Talk of a recession is everywhere, fueled by high inflation and higher interest rates, and has been all over the financial headlines lately. And for would-be homebuyers and real estate investors, the million-dollar question is: Will home prices fall if we experience a recession?
Given the amount of time this topic is spending in the headlines, we are sharing some insights on this complex subject. First, let’s start with some historical context.
More often than not, house prices do fall during recessionary periods. In fact, home prices have fallen in four of the last five recessions since 1980, according to data[i] from the Joint Center for Housing Studies at Harvard University.
While the expected intensity of such a decline is debatable in this cycle, we can see that the average home price pullback has been around 5% for each year the economy remains in a recession.
Let’s Do Some Quick Math
When factoring in monthly principal and interest payments at a 7.49% 30-year fixed-rate mortgage with 5% down, there would be a monthly principal and interest payment of $2,654 in the current market.
Now, let’s consider a 5% price decline on the $400,000 home. A 5% pullback on an originally $400,000 home translates to a $380,000 purchase price.
If you factor in monthly principal and interest payments at a 7.49% 30-year fixed-rate mortgage with 5% down on $380,000, there would be a monthly principal and interest payment of $2,521. That’s a difference of $133 a month or $1,596 per year.
Small differences in purchase prices can add up, and this is just one example. Now, let’s look at another current trend that could impact home prices.
How Interest Rates Affect Home Prices
Historically, as interest rates have risen, home prices have declined[iii]. This is because as the Federal Reserve raises interest rates to reduce inflation, buyer demand tends to cool, leading to higher inventory and longer marketing times for homes.
A great point to consider: The interest rate of a mortgage can be changed with a refinance at some point in the future if and when rates decline. The purchase price of real estate cannot be changed later.
Renting and Recessions
Several factors play into this phenomenon. For starters, fewer people are ready, willing, and able to purchase during a recession, translating to lower demand for housing (and steady or higher demand for renting).
Another component is more homeowners being pushed into a foreclosure situation. Foreclosures impact credit ratings, so many of these folks are forced to rent, helping to keep rental prices firm.
As we can see from the median home prices data[v], prices have been falling nationwide for the past few months. Of course, every locality is unique. But should a recession occur, being ready to strike will be critical to getting results.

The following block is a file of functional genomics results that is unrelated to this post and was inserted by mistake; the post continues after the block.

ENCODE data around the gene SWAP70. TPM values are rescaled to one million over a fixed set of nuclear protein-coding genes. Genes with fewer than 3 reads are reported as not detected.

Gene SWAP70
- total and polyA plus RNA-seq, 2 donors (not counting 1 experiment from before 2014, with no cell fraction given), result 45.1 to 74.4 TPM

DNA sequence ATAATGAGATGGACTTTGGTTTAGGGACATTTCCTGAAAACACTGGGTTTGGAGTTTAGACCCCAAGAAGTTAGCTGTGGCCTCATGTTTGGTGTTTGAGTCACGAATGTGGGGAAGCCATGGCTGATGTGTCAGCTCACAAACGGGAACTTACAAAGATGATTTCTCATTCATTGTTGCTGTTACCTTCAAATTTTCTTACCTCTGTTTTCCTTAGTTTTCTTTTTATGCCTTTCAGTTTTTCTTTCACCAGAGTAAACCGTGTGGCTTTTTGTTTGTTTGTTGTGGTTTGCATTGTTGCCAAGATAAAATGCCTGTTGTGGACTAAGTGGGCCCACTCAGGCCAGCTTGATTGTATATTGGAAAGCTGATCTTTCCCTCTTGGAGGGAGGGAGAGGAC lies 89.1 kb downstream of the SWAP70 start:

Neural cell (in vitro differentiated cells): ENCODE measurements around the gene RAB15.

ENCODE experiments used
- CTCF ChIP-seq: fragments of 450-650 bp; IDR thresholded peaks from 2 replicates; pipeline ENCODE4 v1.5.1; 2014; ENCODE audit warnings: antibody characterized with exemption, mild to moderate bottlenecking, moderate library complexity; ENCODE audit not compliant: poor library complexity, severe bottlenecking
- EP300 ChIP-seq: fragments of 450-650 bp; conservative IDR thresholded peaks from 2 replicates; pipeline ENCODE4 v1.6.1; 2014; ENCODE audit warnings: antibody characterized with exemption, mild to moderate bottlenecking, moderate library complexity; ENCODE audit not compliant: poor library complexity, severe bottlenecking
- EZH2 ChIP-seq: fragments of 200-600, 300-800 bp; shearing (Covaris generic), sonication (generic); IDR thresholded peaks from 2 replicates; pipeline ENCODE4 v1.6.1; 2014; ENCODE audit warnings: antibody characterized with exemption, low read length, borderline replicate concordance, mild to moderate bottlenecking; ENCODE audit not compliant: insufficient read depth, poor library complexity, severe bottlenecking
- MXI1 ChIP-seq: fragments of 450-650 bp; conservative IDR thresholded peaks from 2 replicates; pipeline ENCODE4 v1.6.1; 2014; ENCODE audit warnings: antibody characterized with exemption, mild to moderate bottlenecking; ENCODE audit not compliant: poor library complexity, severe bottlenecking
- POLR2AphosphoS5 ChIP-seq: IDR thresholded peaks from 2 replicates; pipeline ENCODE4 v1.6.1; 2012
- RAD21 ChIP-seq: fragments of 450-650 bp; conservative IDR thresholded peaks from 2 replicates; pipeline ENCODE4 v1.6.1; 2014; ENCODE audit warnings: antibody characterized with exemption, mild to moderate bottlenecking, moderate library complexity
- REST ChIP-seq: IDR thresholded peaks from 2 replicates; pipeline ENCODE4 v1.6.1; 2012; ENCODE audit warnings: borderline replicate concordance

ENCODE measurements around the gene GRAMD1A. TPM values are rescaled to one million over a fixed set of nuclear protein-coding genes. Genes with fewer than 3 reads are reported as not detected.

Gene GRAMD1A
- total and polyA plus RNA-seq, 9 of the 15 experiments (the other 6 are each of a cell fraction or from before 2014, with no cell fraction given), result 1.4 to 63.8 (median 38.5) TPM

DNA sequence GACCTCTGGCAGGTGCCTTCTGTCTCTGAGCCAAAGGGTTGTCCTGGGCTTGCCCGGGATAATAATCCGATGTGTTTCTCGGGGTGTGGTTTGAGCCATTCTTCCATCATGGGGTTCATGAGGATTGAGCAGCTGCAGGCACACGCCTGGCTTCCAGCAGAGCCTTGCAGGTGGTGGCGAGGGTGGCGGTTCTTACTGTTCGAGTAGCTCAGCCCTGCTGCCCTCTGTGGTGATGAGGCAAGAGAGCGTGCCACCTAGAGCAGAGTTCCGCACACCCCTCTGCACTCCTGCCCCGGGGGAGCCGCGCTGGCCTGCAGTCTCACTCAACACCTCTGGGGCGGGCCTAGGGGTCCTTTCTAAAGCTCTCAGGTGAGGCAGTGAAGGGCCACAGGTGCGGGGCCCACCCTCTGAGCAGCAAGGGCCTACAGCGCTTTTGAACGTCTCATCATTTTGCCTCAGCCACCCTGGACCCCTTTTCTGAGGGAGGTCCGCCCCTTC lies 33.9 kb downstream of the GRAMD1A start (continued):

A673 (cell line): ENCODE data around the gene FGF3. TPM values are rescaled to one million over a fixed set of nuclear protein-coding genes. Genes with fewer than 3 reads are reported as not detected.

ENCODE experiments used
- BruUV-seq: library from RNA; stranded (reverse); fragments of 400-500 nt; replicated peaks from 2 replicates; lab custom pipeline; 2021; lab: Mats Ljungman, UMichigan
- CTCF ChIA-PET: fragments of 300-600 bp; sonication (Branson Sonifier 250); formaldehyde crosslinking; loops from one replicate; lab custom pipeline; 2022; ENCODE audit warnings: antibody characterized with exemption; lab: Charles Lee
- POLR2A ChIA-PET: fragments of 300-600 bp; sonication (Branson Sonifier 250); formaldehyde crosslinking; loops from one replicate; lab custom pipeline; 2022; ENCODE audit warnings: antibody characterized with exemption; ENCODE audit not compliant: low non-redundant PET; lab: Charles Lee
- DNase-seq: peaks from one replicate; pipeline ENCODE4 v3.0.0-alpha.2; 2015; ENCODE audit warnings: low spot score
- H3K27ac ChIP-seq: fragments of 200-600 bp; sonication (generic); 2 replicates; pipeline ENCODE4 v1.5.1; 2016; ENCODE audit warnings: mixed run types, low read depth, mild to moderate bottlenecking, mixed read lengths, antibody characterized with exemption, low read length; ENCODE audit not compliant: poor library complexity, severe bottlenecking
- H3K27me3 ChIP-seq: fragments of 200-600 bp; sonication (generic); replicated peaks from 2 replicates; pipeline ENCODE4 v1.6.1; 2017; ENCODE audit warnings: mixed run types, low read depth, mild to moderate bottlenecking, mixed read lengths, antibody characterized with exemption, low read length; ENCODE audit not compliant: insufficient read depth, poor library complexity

It’s important to keep in mind, however, that lenders typically tighten their lending guidelines for borrowers during recessions, making it more challenging to qualify for mortgage products. This is largely because lender risks increase during recessions, as costly foreclosures are more likely.
The point is, for those that have been waiting on the sidelines for a decline in home prices, now is the time to start preparations. For would-be homebuyers, that may look like checking your credit score, lowering your debt-to-income ratio, saving for a down payment, and researching mortgage options.
For active investors, this would translate into credit score optimization, gathering current tax filings, and determining the liquidity available to make cash offers or acquire financing. In addition, for more passive investors, certain REITs may be able to provide exposure to income opportunities.
With those insights noted, know that we are here to help if you have any questions about the financial aspects of purchasing real estate or real estate investing. Reach out by phone or email anytime.
[i] Hermann, A. (2020, April 27). Jchs.harvard.edu. Past Recessions Might Offer Lessons on the Impact of Covid-19 on Housing Markets. [Online] Available at: Past Recessions Might Offer Lessons on the Impact of COVID-19 on Housing Markets | Joint Center for Housing Studies (harvard.edu)
[ii] (2022, December 21). Fred.stlouisfed.org. Median Sales Price of Existing Single-Family Homes. [Online] Available at: Median Sales Price of Existing Single-Family Homes (HSFMEDUSM052N) | FRED | St. Louis Fed (stlouisfed.org)
[iii] Davis, G.B. (2022, July 11). Moneycrashers.com. What Happens to Home Prices When Interest Rates Go Up? [Online] Available at: What Happens to Home Prices When Interest Rates Go Up? (moneycrashers.com)
[iv] Davis, G.B. (2022, July 26). Sparkrental.com. How Recession-Proof Are Rental Properties? [Online] Available at: Are Rental Properties Recession-Proof? Yes and No (sparkrental.com)
[v] (2022, December 21). Fred.stlouisfed.org. Median Sales Price of Existing Single-Family Homes. [Online] Available at: Median Sales Price of Existing Single-Family Homes (HSFMEDUSM052N) | FRED | St. Louis Fed (stlouisfed.org)